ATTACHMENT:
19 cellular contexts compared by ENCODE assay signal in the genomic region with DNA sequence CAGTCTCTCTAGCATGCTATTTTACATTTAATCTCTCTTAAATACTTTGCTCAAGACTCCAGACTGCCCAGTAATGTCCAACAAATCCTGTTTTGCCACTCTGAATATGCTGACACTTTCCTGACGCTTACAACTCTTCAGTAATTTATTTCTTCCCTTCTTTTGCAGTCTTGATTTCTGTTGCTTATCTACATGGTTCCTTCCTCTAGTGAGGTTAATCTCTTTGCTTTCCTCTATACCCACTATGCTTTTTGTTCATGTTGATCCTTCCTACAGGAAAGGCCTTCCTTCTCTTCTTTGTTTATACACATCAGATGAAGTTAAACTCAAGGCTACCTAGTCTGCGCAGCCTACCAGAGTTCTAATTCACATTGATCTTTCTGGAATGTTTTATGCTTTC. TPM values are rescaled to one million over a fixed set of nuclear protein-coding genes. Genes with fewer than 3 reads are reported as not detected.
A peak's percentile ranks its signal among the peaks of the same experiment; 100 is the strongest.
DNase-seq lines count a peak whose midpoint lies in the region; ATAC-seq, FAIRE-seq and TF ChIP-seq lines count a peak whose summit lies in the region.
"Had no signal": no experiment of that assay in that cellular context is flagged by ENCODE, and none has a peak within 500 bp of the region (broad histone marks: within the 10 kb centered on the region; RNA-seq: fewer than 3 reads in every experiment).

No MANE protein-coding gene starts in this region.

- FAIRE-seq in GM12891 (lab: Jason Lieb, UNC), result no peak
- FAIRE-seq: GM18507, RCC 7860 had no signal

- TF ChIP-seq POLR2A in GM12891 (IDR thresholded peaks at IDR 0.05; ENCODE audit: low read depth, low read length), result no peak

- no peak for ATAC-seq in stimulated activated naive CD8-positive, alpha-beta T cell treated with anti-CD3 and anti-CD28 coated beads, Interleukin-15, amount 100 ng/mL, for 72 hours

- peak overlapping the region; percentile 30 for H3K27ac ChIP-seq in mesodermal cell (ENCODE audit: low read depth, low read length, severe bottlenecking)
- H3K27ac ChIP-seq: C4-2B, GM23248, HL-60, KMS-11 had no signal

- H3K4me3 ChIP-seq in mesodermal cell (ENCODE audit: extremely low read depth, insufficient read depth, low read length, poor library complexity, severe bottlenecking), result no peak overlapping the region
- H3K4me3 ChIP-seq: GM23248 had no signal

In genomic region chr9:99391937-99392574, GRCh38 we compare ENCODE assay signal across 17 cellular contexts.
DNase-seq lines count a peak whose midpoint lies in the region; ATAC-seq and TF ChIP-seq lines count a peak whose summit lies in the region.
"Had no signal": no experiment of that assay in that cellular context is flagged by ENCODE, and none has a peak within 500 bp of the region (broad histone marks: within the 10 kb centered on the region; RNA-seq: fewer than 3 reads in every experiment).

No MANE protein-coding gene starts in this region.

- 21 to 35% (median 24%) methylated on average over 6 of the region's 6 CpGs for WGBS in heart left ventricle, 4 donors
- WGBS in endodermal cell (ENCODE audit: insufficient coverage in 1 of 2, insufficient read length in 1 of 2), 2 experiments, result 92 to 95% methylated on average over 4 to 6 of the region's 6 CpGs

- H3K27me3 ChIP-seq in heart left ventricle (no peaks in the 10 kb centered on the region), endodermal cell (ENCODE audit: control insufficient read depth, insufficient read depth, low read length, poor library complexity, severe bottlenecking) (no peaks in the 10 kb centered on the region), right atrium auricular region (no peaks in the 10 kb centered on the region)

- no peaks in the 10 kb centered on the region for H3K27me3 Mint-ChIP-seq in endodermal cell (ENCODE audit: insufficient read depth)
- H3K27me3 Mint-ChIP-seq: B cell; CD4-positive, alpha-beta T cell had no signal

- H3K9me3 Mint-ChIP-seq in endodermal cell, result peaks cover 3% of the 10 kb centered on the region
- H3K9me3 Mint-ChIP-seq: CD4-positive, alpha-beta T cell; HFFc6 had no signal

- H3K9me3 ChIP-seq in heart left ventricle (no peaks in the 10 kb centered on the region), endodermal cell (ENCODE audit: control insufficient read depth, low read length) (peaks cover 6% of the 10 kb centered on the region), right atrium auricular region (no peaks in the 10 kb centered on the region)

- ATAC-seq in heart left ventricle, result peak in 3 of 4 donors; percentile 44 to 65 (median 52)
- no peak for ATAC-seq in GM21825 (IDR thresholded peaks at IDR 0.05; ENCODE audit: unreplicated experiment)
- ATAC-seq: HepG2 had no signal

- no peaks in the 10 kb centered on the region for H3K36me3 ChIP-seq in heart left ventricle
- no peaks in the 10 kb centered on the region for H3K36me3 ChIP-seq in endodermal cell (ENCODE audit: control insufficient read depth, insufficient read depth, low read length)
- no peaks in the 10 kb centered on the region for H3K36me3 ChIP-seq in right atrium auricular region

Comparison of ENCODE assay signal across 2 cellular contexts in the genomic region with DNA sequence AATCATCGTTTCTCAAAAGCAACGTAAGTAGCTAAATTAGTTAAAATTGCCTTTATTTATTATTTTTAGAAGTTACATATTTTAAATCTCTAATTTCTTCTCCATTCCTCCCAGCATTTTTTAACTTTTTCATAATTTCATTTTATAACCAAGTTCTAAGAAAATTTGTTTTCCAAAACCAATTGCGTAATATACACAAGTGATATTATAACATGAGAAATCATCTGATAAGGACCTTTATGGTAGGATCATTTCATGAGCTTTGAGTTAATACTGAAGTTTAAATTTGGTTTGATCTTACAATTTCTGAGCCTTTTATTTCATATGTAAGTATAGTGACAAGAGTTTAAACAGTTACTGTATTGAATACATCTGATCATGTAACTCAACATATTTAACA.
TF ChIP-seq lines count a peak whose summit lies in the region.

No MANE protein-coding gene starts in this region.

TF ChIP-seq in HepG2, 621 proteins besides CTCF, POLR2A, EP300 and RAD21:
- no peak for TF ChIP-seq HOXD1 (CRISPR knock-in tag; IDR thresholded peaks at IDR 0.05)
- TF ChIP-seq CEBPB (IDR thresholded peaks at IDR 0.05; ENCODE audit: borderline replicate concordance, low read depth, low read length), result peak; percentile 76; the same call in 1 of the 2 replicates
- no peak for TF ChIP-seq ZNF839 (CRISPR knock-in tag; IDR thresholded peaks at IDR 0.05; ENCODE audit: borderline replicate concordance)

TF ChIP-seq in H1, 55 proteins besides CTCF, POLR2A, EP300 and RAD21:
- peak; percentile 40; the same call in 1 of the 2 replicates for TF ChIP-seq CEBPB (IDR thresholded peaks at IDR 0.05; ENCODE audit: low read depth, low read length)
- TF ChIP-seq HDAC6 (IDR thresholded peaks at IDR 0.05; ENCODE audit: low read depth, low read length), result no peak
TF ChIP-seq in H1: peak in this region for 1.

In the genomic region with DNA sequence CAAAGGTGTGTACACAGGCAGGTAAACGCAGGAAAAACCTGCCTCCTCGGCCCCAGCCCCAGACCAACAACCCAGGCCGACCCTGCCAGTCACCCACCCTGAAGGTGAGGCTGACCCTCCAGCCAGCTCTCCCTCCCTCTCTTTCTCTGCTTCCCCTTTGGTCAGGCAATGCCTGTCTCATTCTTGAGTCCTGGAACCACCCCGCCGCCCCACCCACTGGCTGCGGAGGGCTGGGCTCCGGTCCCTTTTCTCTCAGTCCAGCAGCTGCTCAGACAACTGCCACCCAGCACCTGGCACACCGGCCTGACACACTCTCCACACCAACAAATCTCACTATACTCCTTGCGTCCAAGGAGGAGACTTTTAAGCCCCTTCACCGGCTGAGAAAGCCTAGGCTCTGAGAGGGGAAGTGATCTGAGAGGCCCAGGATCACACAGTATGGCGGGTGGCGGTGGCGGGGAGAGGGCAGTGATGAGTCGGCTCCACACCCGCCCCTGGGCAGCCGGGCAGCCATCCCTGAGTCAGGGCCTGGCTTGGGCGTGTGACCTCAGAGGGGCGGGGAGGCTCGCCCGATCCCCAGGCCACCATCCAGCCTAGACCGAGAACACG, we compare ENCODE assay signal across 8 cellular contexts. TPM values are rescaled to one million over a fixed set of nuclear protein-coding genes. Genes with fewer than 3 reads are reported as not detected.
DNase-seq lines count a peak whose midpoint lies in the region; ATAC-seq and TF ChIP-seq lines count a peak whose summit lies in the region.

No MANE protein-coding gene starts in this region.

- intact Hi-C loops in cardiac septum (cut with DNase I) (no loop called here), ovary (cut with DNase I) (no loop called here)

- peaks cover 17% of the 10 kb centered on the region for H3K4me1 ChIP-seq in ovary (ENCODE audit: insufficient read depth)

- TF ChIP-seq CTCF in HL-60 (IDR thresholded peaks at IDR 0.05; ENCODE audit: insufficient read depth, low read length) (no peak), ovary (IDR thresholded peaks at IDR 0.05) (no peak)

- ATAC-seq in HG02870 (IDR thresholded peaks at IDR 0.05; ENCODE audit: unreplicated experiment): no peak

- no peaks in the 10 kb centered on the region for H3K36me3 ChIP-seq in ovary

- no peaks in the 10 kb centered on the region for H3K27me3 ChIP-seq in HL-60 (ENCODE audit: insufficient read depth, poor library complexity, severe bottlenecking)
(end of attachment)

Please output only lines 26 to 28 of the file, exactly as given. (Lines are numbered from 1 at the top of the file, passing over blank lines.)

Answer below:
- ATAC-seq in heart left ventricle, result peak in 3 of 4 donors; percentile 44 to 65 (median 52)
- no peak for ATAC-seq in GM21825 (IDR thresholded peaks at IDR 0.05; ENCODE audit: unreplicated experiment)
- ATAC-seq: HepG2 had no signal